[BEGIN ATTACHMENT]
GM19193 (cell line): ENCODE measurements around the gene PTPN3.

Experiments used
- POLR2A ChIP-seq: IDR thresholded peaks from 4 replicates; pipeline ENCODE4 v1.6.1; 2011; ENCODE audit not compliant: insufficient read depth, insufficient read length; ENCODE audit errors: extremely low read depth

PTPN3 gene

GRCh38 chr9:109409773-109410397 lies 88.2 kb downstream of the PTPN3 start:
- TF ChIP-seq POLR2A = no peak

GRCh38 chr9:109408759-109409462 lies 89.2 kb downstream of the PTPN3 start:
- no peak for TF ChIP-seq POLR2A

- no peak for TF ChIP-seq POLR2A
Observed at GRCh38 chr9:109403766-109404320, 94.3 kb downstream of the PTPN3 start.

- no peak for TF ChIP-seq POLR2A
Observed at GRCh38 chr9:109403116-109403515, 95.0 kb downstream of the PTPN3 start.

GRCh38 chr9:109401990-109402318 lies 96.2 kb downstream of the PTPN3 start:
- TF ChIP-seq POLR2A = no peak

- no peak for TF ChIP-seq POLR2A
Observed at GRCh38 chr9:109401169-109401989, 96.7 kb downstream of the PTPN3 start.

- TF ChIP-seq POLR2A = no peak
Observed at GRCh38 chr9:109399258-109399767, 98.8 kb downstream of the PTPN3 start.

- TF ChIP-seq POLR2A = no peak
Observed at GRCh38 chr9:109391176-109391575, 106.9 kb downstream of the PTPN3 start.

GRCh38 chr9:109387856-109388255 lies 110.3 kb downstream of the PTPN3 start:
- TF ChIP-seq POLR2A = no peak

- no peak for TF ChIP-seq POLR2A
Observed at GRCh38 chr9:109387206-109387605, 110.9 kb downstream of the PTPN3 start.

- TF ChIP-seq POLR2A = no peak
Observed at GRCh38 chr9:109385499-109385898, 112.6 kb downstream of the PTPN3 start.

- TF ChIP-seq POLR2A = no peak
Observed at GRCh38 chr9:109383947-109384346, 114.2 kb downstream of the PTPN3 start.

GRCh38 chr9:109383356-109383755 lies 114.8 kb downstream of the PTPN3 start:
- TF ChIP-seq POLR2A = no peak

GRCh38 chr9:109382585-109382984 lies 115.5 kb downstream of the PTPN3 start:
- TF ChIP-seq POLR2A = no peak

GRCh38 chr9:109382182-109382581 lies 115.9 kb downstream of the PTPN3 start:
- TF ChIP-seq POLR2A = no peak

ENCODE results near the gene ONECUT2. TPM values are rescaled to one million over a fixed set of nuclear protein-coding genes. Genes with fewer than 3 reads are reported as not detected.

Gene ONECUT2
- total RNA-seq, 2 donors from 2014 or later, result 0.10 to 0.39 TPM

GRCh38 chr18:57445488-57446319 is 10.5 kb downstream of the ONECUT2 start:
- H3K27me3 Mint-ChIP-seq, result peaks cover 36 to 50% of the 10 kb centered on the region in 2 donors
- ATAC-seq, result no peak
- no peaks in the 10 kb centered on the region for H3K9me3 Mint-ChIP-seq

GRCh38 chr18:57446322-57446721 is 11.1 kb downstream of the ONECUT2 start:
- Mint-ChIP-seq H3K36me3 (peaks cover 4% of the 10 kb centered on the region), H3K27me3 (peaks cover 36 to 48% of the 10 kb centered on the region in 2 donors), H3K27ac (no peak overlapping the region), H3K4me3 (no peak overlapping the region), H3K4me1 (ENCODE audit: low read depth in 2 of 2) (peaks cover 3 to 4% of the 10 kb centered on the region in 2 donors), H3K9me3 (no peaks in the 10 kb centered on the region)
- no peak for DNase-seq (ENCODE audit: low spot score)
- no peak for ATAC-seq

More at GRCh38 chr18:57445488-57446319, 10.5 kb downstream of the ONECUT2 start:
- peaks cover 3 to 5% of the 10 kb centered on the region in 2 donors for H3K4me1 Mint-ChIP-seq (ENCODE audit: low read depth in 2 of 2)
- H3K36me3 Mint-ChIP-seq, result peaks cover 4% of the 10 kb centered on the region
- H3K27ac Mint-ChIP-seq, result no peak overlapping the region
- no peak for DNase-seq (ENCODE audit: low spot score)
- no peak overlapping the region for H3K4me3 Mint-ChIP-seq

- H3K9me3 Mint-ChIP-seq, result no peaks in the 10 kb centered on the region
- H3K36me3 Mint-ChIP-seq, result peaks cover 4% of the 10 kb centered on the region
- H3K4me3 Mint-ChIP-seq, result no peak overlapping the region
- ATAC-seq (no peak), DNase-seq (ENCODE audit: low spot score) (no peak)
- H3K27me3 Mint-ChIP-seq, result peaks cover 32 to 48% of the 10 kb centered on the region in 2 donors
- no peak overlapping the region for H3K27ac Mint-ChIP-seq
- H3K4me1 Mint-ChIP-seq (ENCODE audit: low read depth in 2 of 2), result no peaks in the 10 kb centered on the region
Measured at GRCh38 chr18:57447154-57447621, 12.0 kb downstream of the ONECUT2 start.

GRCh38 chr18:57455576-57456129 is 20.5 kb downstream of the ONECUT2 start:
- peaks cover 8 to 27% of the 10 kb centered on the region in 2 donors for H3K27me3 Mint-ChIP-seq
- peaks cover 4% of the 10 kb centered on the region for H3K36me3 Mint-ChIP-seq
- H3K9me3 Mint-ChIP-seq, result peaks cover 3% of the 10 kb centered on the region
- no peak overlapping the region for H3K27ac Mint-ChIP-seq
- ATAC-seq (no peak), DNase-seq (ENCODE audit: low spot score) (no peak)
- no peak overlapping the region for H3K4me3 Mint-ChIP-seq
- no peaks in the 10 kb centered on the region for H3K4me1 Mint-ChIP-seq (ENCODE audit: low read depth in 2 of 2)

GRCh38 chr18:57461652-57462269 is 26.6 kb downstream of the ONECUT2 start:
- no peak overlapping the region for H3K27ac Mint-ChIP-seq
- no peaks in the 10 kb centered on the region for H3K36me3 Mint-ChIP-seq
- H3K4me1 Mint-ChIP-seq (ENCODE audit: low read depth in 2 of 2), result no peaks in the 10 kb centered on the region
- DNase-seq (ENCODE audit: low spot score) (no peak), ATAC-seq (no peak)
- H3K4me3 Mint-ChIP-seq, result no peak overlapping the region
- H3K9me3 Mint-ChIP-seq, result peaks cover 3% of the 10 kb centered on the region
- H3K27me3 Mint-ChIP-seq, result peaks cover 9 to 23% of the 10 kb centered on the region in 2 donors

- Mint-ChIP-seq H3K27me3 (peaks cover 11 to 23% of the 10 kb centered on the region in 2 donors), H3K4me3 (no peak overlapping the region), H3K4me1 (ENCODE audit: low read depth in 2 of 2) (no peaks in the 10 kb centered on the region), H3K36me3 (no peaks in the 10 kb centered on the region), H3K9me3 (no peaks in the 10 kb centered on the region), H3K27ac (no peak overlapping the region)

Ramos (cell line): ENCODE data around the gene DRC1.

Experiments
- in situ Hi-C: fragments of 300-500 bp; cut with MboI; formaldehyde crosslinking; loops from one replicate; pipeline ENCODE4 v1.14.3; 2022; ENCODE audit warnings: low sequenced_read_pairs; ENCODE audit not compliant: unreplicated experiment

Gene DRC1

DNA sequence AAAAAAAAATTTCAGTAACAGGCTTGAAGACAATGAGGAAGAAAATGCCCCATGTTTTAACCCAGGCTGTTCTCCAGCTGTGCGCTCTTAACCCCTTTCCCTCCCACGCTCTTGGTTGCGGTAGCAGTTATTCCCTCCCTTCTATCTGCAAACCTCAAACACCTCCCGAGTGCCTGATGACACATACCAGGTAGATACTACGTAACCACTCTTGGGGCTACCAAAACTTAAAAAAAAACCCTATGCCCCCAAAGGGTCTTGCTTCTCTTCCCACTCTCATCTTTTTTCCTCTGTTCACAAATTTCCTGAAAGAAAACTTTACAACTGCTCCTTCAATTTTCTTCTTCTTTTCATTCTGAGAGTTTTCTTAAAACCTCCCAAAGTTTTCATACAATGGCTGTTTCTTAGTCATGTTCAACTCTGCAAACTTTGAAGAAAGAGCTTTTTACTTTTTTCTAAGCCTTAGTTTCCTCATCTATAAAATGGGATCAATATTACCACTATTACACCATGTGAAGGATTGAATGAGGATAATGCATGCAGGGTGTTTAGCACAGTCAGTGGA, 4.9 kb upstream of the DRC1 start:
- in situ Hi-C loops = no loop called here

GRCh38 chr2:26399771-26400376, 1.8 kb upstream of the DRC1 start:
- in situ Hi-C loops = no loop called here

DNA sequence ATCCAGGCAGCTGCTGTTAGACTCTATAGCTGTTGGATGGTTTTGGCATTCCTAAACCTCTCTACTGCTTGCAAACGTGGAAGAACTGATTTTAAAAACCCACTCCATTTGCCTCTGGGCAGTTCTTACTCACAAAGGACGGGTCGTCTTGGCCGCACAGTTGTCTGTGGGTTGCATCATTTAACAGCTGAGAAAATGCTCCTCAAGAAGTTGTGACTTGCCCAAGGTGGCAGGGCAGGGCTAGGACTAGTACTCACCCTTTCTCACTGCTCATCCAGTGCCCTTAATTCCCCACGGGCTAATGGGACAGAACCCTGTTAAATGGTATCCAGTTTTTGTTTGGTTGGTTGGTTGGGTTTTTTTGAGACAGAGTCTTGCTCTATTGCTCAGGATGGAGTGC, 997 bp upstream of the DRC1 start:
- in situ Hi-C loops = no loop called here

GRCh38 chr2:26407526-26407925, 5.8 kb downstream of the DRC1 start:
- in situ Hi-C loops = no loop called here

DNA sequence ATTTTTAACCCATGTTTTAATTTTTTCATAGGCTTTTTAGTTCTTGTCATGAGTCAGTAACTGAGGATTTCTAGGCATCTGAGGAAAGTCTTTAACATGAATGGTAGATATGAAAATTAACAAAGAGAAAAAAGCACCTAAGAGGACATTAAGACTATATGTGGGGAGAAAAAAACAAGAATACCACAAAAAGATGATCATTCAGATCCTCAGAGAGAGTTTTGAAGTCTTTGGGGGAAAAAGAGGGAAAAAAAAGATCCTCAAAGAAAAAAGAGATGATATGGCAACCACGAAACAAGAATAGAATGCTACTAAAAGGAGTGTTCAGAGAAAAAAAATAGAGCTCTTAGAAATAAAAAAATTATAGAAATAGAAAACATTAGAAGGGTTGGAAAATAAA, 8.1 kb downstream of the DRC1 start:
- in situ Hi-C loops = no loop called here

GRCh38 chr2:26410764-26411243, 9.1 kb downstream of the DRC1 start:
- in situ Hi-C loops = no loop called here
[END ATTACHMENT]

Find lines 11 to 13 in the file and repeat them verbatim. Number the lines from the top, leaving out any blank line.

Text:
- no peak for TF ChIP-seq POLR2A
Observed at GRCh38 chr9:109403116-109403515, 95.0 kb downstream of the PTPN3 start.

GRCh38 chr9:109401990-109402318 lies 96.2 kb downstream of the PTPN3 start: